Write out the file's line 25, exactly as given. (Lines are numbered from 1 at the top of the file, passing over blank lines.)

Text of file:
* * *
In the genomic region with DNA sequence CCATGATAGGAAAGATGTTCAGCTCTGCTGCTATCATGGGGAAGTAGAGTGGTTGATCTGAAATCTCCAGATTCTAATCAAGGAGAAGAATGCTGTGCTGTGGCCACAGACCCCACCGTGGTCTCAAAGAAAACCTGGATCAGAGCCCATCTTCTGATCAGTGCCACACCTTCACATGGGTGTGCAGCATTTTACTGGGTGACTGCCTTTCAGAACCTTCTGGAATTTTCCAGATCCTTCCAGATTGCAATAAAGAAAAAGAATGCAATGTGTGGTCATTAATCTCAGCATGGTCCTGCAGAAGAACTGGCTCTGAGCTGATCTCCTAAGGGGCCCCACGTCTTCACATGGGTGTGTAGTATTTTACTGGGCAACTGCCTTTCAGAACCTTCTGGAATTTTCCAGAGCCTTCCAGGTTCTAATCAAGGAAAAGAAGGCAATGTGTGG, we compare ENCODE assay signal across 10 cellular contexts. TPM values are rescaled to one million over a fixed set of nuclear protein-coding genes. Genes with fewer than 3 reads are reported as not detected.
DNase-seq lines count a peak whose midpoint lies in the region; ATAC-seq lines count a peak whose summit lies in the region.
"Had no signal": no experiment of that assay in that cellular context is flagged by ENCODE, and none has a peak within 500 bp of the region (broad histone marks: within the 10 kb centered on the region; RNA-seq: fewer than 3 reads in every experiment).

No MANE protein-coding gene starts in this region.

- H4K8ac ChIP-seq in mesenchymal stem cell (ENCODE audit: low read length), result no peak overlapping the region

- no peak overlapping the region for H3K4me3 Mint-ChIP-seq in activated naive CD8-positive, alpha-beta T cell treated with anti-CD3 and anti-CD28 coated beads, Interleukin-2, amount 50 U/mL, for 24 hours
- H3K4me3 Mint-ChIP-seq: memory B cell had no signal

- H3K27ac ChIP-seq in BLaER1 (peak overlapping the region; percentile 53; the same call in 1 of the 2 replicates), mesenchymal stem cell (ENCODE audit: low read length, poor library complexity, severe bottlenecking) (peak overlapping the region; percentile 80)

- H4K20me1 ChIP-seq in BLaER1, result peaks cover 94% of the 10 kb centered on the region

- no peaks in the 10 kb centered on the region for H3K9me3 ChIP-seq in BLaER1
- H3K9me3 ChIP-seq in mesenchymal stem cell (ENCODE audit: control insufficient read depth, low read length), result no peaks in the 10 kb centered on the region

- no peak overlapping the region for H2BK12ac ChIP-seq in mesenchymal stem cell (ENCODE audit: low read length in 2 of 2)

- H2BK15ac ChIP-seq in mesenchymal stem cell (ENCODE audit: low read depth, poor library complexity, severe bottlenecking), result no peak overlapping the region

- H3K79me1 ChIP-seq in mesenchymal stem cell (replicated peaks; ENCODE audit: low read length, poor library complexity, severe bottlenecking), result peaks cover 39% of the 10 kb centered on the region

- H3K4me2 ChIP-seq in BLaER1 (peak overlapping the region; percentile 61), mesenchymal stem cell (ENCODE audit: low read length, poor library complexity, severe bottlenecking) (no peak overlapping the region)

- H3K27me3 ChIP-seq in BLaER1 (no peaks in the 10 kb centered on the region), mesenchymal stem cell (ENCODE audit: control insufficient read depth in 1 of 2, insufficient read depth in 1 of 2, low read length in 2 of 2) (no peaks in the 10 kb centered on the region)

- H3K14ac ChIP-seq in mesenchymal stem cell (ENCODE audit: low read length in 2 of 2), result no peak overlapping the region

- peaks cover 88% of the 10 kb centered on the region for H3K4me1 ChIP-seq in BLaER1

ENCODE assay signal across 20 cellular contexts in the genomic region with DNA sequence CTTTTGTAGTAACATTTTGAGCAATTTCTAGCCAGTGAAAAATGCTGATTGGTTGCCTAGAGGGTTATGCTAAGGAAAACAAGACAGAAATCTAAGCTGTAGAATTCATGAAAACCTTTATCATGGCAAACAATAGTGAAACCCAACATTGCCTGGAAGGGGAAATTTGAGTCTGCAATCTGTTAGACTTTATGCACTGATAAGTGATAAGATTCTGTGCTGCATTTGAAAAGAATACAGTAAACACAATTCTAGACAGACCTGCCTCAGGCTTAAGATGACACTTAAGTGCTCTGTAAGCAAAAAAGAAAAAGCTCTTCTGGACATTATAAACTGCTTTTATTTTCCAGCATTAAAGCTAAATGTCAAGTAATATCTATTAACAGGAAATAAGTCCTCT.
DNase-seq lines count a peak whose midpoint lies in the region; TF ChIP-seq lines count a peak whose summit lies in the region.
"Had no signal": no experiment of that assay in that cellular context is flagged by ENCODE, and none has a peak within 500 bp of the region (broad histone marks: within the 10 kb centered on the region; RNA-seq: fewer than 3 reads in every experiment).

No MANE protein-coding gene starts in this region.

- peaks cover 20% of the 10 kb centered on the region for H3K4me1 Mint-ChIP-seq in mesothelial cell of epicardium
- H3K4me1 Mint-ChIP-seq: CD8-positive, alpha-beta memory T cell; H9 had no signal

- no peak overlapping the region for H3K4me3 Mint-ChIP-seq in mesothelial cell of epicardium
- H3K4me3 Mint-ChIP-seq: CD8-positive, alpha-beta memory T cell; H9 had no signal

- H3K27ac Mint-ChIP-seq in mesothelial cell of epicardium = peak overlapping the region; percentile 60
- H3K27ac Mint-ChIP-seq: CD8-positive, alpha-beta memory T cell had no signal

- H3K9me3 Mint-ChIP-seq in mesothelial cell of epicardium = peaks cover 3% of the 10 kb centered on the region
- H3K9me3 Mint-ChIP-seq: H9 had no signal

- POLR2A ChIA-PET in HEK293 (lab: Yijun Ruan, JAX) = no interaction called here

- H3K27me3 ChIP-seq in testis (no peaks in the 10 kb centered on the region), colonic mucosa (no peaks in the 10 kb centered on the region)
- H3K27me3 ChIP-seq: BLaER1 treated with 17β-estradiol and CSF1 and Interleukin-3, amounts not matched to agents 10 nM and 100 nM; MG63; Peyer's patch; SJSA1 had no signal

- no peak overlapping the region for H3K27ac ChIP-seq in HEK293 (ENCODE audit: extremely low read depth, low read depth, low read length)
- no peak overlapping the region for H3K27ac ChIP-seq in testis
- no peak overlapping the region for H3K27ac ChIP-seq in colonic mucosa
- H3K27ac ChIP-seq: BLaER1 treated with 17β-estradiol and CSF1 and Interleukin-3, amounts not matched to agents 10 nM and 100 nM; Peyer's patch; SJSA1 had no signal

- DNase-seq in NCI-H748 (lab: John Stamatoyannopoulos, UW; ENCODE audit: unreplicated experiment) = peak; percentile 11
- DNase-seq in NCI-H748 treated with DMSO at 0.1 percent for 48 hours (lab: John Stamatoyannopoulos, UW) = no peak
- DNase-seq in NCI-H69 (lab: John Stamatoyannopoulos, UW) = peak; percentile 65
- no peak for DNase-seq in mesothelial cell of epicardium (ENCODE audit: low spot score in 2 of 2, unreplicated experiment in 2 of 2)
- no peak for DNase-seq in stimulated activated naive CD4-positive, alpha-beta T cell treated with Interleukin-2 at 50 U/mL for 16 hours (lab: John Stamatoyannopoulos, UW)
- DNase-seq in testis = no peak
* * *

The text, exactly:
- no peak overlapping the region for H3K4me3 Mint-ChIP-seq in mesothelial cell of epicardium